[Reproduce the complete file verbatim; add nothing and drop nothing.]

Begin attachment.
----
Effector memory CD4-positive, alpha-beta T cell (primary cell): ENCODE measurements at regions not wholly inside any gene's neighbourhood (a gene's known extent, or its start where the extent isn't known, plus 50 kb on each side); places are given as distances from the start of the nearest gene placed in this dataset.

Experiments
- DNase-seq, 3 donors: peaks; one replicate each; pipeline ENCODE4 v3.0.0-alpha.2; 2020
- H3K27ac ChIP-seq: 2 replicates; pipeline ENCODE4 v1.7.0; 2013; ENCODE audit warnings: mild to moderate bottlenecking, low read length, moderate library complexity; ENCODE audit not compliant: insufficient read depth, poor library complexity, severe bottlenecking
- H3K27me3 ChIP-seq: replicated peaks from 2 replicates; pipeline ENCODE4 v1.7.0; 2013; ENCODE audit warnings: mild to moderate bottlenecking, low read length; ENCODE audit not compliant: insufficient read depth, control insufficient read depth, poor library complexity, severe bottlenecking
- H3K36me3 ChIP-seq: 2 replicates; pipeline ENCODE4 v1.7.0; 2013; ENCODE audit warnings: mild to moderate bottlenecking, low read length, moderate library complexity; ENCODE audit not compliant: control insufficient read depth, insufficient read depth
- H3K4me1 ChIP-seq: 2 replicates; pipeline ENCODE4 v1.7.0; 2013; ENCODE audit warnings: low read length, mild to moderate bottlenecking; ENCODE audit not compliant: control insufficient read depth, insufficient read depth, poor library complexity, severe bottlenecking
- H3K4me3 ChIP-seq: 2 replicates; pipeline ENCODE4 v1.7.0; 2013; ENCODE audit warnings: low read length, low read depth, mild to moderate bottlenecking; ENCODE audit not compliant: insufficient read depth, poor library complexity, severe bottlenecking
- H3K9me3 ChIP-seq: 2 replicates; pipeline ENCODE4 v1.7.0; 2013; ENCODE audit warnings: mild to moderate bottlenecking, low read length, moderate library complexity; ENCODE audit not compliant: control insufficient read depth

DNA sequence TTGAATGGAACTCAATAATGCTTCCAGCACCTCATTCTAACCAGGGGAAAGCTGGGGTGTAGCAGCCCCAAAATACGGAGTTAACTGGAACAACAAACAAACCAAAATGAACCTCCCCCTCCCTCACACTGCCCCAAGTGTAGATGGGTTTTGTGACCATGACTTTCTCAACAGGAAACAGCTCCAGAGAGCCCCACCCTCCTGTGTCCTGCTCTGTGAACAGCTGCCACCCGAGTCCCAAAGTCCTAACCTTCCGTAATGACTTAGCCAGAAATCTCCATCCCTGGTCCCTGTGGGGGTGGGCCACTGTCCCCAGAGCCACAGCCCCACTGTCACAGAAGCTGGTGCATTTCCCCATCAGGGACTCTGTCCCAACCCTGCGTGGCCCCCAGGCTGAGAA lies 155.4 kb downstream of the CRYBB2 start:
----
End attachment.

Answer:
Effector memory CD4-positive, alpha-beta T cell (primary cell): ENCODE measurements at regions not wholly inside any gene's neighbourhood (a gene's known extent, or its start where the extent isn't known, plus 50 kb on each side); places are given as distances from the start of the nearest gene placed in this dataset.

Experiments
- DNase-seq, 3 donors: peaks; one replicate each; pipeline ENCODE4 v3.0.0-alpha.2; 2020
- H3K27ac ChIP-seq: 2 replicates; pipeline ENCODE4 v1.7.0; 2013; ENCODE audit warnings: mild to moderate bottlenecking, low read length, moderate library complexity; ENCODE audit not compliant: insufficient read depth, poor library complexity, severe bottlenecking
- H3K27me3 ChIP-seq: replicated peaks from 2 replicates; pipeline ENCODE4 v1.7.0; 2013; ENCODE audit warnings: mild to moderate bottlenecking, low read length; ENCODE audit not compliant: insufficient read depth, control insufficient read depth, poor library complexity, severe bottlenecking
- H3K36me3 ChIP-seq: 2 replicates; pipeline ENCODE4 v1.7.0; 2013; ENCODE audit warnings: mild to moderate bottlenecking, low read length, moderate library complexity; ENCODE audit not compliant: control insufficient read depth, insufficient read depth
- H3K4me1 ChIP-seq: 2 replicates; pipeline ENCODE4 v1.7.0; 2013; ENCODE audit warnings: low read length, mild to moderate bottlenecking; ENCODE audit not compliant: control insufficient read depth, insufficient read depth, poor library complexity, severe bottlenecking
- H3K4me3 ChIP-seq: 2 replicates; pipeline ENCODE4 v1.7.0; 2013; ENCODE audit warnings: low read length, low read depth, mild to moderate bottlenecking; ENCODE audit not compliant: insufficient read depth, poor library complexity, severe bottlenecking
- H3K9me3 ChIP-seq: 2 replicates; pipeline ENCODE4 v1.7.0; 2013; ENCODE audit warnings: mild to moderate bottlenecking, low read length, moderate library complexity; ENCODE audit not compliant: control insufficient read depth

DNA sequence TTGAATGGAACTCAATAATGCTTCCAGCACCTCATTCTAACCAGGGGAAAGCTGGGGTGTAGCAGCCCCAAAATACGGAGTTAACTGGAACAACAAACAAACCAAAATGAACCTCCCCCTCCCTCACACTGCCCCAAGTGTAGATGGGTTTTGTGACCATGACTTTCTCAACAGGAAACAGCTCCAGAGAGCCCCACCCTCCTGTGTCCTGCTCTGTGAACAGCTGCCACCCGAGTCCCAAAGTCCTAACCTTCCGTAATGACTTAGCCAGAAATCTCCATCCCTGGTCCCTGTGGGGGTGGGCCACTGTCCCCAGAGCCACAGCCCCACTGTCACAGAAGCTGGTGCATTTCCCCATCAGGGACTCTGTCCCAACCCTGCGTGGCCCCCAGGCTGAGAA lies 155.4 kb downstream of the CRYBB2 start: